Antitrust & Competition Policy Blog

Editor: D. Daniel Sokol
University of Florida
Levin College of Law

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Tuesday, December 15, 2009

Static and Dynamic Merger Effects: Evidence from the Divestiture of Texaco's Canadian Assets

Posted by D. Daniel Sokol

Mikko Packalen, University of Waterloo - Department of Economics and Anindya Sen, University of Waterloo - Department of Economics examine Static and Dynamic Merger Effects: Evidence from the Divestiture of Texaco's Canadian Assets.

ABSTRACT: Dynamic merger effects from potential efficiencies created by mergers are a core concept in standard merger theory and merger policy. While these efficiencies will likely arrive mostly in the long run, empirical merger analyses have generally focused on short-run effects. We estimate merger effects from the divestiture of Texaco's Canadian assets. Our main emphasis is on estimating short and long-run merger impacts on market shares. Standard merger theory predicts that merger efficiencies will be reflected in market shares: the presence of merger efficiencies determines whether the merged firm regains market share in the long run. Results from two difference-in-difference specifications show that the short-run merger impact on the merging firms' combined market share was small but in the long run the merged firm experienced a large decline in its market share. These results demonstrate both that dynamic merger effects can be important, and that dynamic merger effects do not necessarily arise from efficiencies created by a merger.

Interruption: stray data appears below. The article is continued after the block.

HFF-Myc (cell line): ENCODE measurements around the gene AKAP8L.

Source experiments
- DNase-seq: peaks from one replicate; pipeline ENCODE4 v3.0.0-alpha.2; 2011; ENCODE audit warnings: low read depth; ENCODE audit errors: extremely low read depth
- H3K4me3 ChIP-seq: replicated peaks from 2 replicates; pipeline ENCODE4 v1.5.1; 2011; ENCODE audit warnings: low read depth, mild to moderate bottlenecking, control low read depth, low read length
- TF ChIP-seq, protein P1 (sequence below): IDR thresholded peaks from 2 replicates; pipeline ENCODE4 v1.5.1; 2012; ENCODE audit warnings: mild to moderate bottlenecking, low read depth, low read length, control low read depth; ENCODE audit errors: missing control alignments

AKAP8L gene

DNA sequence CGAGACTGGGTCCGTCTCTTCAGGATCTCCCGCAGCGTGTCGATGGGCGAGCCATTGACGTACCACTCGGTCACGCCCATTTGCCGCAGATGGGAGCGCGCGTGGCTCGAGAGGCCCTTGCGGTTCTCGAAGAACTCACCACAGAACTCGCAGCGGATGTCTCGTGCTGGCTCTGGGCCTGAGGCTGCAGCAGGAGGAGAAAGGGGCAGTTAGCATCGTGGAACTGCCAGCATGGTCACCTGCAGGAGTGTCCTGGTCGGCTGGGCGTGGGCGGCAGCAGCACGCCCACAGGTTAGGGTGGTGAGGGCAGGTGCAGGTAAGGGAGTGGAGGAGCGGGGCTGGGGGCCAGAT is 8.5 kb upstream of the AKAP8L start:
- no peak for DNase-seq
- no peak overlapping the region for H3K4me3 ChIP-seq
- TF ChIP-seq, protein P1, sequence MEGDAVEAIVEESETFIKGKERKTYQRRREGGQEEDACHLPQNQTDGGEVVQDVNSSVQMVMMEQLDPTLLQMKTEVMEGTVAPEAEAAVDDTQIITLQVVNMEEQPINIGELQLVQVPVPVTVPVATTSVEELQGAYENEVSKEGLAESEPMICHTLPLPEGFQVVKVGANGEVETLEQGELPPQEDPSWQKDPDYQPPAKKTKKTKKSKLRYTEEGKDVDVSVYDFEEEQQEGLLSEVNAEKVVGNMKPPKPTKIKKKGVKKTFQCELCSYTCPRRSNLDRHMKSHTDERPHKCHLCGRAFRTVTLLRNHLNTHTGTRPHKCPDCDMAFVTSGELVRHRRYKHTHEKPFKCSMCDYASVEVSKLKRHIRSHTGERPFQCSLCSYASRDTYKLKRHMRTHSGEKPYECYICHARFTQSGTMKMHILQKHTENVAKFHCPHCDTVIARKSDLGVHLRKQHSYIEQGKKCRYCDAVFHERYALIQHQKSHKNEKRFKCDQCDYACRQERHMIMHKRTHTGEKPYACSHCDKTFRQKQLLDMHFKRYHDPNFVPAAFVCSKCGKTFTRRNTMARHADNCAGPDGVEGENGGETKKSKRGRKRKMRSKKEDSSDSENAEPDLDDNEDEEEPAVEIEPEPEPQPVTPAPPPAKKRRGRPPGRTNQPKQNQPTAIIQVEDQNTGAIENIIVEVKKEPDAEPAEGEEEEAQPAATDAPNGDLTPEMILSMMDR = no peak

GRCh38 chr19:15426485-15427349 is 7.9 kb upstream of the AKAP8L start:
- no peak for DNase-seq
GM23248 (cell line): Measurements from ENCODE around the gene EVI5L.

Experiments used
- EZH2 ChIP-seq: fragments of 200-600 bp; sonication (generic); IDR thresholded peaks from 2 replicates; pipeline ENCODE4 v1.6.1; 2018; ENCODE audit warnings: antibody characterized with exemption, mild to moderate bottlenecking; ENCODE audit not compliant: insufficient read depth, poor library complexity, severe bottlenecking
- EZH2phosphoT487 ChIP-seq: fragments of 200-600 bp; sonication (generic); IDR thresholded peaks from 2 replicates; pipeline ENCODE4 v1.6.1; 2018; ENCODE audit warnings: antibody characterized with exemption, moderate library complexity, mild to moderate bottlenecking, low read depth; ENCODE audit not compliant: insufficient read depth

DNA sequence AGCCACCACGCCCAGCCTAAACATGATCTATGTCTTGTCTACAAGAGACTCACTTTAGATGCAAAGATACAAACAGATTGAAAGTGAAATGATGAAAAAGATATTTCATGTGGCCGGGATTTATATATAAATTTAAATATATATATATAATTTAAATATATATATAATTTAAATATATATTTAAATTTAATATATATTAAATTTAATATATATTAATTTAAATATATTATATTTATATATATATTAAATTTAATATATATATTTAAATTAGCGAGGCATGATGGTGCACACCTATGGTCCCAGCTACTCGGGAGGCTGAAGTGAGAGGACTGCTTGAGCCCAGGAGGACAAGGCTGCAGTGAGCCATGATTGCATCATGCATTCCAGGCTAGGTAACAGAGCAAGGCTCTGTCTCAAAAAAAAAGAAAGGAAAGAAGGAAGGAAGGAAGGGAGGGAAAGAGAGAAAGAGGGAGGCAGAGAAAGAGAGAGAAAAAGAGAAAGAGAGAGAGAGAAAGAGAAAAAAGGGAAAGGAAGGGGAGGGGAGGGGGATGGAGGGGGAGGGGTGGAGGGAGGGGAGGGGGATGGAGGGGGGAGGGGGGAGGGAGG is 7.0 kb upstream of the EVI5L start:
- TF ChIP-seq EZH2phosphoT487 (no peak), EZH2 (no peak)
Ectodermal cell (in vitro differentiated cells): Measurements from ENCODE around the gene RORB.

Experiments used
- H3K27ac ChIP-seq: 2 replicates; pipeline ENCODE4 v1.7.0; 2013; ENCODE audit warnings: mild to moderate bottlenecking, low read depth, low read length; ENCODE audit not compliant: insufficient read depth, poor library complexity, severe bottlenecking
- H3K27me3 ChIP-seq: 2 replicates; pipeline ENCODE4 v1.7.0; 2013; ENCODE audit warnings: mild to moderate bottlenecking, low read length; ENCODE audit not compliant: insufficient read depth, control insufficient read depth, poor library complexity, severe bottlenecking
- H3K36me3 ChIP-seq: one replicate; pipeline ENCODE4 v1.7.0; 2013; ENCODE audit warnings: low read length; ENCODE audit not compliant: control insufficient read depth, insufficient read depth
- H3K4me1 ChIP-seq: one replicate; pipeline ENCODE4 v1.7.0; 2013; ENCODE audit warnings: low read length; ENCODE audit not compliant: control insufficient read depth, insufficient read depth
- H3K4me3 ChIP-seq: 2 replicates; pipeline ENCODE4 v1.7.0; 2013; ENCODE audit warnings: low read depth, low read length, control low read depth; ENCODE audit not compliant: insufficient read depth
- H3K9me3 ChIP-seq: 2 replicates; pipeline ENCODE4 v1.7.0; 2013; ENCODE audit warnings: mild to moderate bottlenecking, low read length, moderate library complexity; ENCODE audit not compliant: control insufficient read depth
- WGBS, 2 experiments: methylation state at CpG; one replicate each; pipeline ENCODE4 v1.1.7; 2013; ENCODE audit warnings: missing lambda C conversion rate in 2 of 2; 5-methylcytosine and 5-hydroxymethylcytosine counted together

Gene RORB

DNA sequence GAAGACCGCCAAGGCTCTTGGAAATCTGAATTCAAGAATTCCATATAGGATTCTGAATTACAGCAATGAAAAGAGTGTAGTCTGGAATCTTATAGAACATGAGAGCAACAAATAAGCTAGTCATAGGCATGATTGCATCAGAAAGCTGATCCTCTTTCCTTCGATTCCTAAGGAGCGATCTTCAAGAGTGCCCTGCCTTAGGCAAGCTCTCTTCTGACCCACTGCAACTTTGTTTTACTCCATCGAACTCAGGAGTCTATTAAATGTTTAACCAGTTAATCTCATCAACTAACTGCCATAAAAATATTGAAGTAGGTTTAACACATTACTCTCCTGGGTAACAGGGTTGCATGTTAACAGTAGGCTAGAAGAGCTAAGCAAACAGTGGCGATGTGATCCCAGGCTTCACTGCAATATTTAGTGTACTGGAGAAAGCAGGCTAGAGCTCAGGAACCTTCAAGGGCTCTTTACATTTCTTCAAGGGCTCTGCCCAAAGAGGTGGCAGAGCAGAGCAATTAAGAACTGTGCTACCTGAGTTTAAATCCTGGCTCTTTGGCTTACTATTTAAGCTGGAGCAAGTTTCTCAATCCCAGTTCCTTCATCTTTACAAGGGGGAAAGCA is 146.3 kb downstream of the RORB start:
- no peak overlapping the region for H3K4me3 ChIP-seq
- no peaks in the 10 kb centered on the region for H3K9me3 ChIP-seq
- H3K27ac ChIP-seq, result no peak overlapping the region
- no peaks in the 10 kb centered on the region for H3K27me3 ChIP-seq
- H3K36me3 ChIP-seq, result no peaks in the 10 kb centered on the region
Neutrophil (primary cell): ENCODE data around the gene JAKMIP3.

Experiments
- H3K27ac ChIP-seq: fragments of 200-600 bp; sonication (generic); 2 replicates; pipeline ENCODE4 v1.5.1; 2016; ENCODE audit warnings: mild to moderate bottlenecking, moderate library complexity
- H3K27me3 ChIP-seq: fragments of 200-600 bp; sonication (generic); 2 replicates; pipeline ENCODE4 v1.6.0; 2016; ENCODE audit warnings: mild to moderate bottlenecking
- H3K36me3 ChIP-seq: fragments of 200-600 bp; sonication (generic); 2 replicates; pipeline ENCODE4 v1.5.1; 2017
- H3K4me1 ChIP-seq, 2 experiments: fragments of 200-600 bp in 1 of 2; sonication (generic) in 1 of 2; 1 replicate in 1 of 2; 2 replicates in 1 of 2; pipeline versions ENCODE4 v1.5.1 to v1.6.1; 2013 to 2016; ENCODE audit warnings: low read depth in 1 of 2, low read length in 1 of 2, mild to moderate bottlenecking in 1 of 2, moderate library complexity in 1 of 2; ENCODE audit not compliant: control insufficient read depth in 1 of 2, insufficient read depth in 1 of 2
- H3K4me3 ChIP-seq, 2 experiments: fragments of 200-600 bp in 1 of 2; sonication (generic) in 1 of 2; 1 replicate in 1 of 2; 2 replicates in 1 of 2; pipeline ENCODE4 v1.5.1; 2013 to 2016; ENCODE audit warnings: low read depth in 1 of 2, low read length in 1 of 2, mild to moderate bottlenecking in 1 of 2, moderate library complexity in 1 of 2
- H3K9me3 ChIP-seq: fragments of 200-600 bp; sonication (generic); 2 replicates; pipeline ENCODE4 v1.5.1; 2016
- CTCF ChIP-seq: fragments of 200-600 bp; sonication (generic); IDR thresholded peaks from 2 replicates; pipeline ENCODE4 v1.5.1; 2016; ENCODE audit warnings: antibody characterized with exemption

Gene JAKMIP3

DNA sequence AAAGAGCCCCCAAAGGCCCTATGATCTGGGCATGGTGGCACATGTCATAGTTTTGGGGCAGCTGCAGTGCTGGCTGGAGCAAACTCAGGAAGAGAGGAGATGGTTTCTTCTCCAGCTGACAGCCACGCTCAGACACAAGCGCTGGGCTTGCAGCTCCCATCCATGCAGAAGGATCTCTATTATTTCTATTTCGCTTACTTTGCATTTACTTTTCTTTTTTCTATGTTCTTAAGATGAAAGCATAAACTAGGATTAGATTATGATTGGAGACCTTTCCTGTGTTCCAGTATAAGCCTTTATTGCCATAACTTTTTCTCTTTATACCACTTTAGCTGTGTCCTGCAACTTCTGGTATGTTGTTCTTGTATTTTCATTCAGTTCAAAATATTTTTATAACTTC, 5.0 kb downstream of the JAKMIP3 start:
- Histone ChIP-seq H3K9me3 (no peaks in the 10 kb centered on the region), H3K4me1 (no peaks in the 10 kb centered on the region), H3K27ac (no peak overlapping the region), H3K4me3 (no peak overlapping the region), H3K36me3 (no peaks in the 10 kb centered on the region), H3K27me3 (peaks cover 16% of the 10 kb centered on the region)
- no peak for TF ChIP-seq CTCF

http://lawprofessors.typepad.com/antitrustprof_blog/2009/12/static-and-dynamic-merger-effects-evidence-from-the-divestiture-of-texacos-canadian-assets.html

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